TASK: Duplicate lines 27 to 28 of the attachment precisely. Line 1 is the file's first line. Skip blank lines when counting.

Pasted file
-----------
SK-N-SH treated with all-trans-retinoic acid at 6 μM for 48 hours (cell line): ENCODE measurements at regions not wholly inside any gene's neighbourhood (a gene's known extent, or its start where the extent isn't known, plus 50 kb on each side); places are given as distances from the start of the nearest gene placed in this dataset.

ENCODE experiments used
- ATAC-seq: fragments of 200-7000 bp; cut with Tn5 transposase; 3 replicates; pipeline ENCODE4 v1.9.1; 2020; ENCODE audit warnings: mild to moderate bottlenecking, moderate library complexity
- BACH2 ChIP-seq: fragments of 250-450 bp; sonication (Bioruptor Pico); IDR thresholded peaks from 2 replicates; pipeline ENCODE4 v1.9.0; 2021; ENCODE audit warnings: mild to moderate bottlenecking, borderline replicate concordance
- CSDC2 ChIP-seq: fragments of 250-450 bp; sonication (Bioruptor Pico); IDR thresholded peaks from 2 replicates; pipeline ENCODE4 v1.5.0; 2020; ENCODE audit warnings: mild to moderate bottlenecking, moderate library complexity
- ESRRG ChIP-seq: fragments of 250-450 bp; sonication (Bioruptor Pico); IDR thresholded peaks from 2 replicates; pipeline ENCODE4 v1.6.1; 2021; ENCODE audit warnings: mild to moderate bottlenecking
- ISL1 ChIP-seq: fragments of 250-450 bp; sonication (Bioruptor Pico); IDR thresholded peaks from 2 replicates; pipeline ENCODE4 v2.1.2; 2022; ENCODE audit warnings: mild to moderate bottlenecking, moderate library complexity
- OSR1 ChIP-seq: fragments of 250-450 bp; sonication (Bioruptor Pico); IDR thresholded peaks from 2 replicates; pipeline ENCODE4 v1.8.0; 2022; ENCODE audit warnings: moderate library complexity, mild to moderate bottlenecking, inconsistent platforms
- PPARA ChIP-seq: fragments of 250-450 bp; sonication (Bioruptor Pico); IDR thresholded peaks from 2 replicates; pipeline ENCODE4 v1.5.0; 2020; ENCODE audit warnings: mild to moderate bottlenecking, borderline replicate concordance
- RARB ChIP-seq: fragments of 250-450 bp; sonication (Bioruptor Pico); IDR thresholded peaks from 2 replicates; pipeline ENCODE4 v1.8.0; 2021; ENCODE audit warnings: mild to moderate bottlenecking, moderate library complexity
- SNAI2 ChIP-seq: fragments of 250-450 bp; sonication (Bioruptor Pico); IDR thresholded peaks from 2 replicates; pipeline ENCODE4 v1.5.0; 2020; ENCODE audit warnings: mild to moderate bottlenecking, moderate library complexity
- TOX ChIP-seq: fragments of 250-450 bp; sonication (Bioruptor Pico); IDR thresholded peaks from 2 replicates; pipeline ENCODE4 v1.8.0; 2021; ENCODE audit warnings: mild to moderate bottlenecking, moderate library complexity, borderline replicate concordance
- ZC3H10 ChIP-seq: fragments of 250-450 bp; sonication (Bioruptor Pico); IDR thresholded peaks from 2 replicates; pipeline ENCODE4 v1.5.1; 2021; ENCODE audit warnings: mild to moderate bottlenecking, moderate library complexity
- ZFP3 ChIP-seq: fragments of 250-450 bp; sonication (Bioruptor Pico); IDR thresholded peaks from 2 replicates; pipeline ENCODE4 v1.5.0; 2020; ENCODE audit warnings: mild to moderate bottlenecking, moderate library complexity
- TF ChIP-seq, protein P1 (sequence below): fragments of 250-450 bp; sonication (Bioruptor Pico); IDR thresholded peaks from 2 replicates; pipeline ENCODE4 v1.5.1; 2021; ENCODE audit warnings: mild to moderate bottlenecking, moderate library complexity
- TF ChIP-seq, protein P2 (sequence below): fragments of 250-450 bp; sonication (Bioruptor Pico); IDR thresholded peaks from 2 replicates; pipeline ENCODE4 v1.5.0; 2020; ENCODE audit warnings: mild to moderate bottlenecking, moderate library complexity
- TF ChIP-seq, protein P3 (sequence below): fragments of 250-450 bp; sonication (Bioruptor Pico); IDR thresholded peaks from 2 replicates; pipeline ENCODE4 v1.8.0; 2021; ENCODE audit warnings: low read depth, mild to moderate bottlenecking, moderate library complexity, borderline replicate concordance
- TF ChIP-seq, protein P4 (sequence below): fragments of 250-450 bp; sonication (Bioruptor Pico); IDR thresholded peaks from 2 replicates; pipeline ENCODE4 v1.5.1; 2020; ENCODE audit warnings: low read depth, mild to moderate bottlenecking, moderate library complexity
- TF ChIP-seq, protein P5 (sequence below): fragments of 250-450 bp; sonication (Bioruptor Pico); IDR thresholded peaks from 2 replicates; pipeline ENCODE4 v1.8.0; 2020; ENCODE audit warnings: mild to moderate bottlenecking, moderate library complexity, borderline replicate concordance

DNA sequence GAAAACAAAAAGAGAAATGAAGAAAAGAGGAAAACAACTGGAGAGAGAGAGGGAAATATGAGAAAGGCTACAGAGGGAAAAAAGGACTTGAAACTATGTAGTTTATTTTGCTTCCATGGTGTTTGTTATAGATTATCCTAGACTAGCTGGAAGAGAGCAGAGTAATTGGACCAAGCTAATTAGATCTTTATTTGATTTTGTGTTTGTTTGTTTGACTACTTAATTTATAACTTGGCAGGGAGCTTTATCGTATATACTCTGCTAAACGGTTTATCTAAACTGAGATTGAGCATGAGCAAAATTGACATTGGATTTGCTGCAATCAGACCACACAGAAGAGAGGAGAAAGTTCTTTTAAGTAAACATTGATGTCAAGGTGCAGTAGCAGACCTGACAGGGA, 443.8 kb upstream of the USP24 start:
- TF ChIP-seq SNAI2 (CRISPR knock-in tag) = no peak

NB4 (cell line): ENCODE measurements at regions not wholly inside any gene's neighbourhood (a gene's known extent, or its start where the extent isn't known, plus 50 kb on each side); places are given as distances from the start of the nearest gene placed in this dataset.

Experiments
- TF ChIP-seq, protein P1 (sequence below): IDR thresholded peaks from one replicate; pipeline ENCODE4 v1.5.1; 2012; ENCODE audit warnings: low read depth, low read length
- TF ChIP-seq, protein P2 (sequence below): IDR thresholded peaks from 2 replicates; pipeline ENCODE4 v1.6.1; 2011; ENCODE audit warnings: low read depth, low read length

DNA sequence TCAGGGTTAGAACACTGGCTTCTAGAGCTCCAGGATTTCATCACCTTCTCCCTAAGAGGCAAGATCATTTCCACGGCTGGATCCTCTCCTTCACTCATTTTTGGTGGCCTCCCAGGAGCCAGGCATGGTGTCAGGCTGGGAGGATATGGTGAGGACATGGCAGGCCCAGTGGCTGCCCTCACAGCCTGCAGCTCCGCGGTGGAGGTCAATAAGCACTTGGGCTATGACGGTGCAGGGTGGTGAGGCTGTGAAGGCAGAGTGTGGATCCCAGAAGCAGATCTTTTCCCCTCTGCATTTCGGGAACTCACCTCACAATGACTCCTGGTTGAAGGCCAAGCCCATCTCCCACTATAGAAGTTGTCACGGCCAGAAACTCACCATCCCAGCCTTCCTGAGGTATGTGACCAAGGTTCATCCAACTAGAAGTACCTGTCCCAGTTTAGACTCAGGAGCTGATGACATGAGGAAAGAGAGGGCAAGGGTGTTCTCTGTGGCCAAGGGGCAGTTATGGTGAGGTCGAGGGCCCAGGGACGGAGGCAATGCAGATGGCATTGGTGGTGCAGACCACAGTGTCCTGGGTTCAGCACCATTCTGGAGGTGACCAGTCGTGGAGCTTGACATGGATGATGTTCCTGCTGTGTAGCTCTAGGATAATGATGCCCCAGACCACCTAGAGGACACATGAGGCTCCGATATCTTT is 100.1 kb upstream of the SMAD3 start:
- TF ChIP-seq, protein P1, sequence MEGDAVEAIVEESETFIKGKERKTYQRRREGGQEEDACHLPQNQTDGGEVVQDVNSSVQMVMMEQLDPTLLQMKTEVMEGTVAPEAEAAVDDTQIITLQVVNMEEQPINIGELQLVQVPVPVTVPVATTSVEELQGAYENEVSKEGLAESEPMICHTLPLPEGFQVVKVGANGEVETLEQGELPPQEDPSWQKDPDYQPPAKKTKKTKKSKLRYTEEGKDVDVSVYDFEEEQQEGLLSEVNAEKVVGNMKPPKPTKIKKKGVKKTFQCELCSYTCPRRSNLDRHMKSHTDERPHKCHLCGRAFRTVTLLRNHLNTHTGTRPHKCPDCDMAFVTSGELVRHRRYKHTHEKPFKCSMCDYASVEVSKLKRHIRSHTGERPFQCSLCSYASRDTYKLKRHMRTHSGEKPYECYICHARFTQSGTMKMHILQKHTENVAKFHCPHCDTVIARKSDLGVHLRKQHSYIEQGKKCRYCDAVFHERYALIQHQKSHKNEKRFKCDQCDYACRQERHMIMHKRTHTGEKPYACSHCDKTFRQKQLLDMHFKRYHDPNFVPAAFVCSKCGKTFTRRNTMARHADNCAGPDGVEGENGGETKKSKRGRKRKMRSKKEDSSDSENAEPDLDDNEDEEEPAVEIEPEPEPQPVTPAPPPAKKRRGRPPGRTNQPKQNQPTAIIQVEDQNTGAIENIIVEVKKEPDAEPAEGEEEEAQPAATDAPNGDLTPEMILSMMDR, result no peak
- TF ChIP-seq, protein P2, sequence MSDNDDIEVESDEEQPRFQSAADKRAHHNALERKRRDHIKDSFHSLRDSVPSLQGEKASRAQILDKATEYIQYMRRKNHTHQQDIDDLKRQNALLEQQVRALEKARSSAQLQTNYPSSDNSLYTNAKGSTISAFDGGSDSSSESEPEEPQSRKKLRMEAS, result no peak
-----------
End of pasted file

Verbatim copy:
- TF ChIP-seq, protein P1, sequence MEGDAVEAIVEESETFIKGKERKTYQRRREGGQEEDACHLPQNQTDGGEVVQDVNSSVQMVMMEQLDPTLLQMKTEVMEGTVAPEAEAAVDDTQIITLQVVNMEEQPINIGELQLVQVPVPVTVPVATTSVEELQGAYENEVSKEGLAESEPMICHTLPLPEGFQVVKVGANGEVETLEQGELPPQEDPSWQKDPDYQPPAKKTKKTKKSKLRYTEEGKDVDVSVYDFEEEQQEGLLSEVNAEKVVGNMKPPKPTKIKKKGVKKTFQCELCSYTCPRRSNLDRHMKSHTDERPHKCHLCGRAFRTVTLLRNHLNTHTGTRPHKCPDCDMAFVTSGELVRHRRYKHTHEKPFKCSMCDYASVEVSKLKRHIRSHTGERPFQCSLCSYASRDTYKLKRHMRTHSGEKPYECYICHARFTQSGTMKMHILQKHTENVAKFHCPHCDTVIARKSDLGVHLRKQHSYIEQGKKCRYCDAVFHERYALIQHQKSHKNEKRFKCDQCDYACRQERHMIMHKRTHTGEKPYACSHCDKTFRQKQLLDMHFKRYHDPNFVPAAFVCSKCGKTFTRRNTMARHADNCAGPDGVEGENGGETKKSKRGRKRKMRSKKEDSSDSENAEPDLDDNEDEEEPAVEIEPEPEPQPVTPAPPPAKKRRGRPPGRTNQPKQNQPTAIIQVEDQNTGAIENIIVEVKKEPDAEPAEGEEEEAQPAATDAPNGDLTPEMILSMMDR, result no peak
- TF ChIP-seq, protein P2, sequence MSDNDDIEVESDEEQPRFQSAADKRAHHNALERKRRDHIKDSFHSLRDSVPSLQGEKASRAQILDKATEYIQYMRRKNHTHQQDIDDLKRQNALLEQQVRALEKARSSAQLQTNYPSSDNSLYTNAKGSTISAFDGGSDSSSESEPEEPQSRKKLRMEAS, result no peak